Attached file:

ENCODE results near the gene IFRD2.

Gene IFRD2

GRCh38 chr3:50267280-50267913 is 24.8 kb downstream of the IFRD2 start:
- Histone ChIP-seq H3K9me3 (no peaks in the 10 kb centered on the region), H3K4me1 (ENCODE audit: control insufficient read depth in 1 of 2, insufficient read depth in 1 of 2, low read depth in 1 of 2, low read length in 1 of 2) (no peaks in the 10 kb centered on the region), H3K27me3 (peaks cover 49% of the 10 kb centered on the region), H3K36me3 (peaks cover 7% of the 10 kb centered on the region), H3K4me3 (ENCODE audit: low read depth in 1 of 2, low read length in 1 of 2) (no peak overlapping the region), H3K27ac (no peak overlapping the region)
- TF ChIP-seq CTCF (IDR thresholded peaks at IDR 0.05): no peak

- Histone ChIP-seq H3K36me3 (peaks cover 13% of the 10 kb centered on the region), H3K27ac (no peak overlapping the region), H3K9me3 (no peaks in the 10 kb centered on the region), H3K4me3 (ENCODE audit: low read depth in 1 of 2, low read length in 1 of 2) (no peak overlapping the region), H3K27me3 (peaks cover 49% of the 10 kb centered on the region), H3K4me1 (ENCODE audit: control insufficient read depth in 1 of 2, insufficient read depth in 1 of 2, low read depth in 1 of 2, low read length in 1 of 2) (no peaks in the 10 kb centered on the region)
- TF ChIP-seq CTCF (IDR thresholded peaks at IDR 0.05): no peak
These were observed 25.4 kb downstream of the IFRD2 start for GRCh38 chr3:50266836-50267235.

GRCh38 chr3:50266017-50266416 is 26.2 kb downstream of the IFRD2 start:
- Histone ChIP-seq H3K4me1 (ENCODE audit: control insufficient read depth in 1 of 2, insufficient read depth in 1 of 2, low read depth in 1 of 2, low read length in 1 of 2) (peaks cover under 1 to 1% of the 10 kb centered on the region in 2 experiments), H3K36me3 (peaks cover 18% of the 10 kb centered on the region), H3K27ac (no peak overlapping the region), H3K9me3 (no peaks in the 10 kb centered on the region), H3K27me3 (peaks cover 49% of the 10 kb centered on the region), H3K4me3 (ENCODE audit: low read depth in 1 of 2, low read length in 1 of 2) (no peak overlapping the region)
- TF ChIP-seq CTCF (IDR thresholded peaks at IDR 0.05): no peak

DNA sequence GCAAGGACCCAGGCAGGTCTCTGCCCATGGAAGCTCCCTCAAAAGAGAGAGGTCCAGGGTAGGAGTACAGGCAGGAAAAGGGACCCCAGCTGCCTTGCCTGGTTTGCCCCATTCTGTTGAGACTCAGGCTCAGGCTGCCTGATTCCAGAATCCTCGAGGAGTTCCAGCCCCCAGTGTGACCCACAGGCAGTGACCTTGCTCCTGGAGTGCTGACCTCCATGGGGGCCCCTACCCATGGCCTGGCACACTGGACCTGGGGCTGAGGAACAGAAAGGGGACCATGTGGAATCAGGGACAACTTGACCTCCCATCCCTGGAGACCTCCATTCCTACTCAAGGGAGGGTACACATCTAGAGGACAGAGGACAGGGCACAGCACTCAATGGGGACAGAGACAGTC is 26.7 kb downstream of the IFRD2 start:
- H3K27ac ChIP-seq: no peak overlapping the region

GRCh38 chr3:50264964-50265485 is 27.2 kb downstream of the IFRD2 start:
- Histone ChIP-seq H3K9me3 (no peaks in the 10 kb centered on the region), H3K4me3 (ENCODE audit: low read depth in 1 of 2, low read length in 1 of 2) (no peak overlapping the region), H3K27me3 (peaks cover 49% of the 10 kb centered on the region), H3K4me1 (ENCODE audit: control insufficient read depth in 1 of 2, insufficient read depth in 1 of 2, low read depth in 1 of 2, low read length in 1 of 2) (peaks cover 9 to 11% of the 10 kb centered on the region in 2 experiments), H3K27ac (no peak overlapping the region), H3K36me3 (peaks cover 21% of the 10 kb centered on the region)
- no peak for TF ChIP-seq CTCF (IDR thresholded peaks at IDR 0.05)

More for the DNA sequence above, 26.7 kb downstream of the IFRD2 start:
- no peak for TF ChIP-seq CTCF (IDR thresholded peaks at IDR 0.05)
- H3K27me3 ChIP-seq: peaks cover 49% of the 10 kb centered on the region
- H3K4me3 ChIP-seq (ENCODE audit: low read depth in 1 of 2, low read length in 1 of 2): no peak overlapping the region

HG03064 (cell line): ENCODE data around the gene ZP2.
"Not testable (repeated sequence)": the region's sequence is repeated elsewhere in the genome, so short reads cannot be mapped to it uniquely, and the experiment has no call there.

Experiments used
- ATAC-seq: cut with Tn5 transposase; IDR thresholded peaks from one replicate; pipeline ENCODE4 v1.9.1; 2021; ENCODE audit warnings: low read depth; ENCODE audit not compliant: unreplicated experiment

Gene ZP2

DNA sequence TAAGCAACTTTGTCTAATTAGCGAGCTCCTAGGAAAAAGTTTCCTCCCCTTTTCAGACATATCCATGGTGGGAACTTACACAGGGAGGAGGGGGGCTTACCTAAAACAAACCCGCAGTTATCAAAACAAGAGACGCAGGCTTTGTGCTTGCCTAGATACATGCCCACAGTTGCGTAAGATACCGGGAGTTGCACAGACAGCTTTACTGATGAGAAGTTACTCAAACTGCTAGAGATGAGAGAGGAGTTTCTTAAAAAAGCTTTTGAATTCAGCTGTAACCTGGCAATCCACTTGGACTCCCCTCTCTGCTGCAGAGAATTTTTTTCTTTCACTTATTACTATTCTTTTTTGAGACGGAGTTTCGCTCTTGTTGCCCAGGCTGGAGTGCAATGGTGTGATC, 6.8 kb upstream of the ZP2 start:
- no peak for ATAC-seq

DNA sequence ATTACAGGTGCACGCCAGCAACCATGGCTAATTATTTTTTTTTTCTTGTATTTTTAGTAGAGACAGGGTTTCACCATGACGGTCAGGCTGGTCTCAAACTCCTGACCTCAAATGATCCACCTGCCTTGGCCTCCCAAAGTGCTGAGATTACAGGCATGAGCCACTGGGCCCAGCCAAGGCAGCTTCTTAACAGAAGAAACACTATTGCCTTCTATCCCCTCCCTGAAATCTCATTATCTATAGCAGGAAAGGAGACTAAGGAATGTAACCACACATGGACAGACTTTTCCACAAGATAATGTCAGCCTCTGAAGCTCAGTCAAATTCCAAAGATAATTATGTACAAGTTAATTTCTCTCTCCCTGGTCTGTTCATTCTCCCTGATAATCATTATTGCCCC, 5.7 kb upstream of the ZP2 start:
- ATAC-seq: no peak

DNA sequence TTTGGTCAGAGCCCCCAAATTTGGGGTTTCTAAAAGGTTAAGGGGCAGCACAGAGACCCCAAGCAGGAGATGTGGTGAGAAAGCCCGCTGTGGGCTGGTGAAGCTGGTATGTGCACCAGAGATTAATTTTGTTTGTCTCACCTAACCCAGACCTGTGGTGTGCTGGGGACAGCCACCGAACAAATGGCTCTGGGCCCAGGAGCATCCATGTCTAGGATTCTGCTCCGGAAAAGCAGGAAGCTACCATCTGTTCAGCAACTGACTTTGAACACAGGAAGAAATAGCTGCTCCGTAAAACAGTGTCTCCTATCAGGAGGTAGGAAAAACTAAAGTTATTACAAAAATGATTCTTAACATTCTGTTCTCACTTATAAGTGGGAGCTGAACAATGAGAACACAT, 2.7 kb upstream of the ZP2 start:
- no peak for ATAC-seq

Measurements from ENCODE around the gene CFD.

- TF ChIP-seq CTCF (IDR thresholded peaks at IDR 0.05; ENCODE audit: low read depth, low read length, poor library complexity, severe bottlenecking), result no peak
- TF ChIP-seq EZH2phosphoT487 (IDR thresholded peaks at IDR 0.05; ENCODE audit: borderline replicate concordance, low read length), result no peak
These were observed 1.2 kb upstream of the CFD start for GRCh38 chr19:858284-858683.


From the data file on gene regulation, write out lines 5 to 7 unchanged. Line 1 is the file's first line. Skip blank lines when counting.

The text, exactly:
- TF ChIP-seq CTCF (IDR thresholded peaks at IDR 0.05): no peak

- Histone ChIP-seq H3K36me3 (peaks cover 13% of the 10 kb centered on the region), H3K27ac (no peak overlapping the region), H3K9me3 (no peaks in the 10 kb centered on the region), H3K4me3 (ENCODE audit: low read depth in 1 of 2, low read length in 1 of 2) (no peak overlapping the region), H3K27me3 (peaks cover 49% of the 10 kb centered on the region), H3K4me1 (ENCODE audit: control insufficient read depth in 1 of 2, insufficient read depth in 1 of 2, low read depth in 1 of 2, low read length in 1 of 2) (no peaks in the 10 kb centered on the region)
- TF ChIP-seq CTCF (IDR thresholded peaks at IDR 0.05): no peak